The SLPA has built an artificial island on the 110 hectares near Hambantota Port at a cost of over $500 million during the previous Rajapaksa regime. This man-made island which has been built as an entertainment facility was also given to a Chinese company.
The accumulation of both legitimate and illegitimate debt in Sri Lanka in the recent times have caused enormous pressure on the country and the citizens who often see it as a tax increase and increase in the price of goods and services
These were just two occasions that Department of National planning and the Ministry of Finance did not play its role when screening the suitable projects for the country. As a result, the Sri Lankan public pay heavy cost to pay back unnecessary and illegitimate debts.
Sri Lanka’s total nett external debt exceeded $50 billion in 2017. Sri Lanka’s large external debt repayments total US$4 billion per year between 2019 and 2022.Under the previous regime from 2004-2015 the government had borrowed 5.17 trillion rupees as loans including 2.16 trillion rupees ($14.06 billion) of foreign loans.
According to the Central bank’s latest records show Sri Lanka’s total outstanding debt was 10.3 trillion rupees as at the end of September 2017.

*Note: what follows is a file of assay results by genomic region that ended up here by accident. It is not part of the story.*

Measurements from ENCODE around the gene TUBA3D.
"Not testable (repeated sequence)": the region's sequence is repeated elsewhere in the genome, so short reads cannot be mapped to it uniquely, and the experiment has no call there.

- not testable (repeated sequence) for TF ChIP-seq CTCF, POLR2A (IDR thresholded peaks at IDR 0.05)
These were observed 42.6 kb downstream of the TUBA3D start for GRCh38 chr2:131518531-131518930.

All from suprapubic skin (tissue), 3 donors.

Considering the failed projects such as Mattala Airport, Hambantota Harbour, Uma Oya diversion and some other partly successful projects such as Moragahakanda, Yan Oya, etc., half of Sri Lanka’s debt could be considered as illegitimate debt. Illegitimate debt includes loans that were knowingly given to oppressive regimes and dictators; caused harm to people, environment and communities; violated human rights; violated basic notions and rules of fairness, and basic assumptions of public contracts; violated democratic principles and exploited the vulnerability, impoverishment and misfortune of others. The accumulation of both legitimate and illegitimate debt in Sri Lanka in the recent times have caused enormous pressure on the country and the citizens who often see it as a tax increase and increase in the price of goods and services.
In recent months Sri Lanka has been cited by several politicians and the media in other countries as the latest victim of the Chinese debt trap diplomacy. There are many African and Asian countries which struggle to pay the debt accumulated with Chinese investments overseas. China Belt Road Initiative is one of the mechanisms to draw countries to this debt trap. However, it is the ruling regimes of each country that have the right to engage or avoid.
Many African and Asian countries are struggling to pay the debt accumulated with Chinese investments. China Belt Road Initiative is one such mechanisms to draw countries into this debt trap
It is unfortunate the development decisions in Sri Lanka has no much public acceptance or has public opinion been sought. There is no such educated voice in the Parliament or a dialogue happening in the country to select the development we need on a national basis. Unfortunately, development decision-making is in the hands of a handful of corrupted politicians. The past experience shows bureaucrats have no say on these decisions or either they are corrupt too. It is paramount to correct the system and clean the politics before Sri Lanka gets drowned in this debt crisis.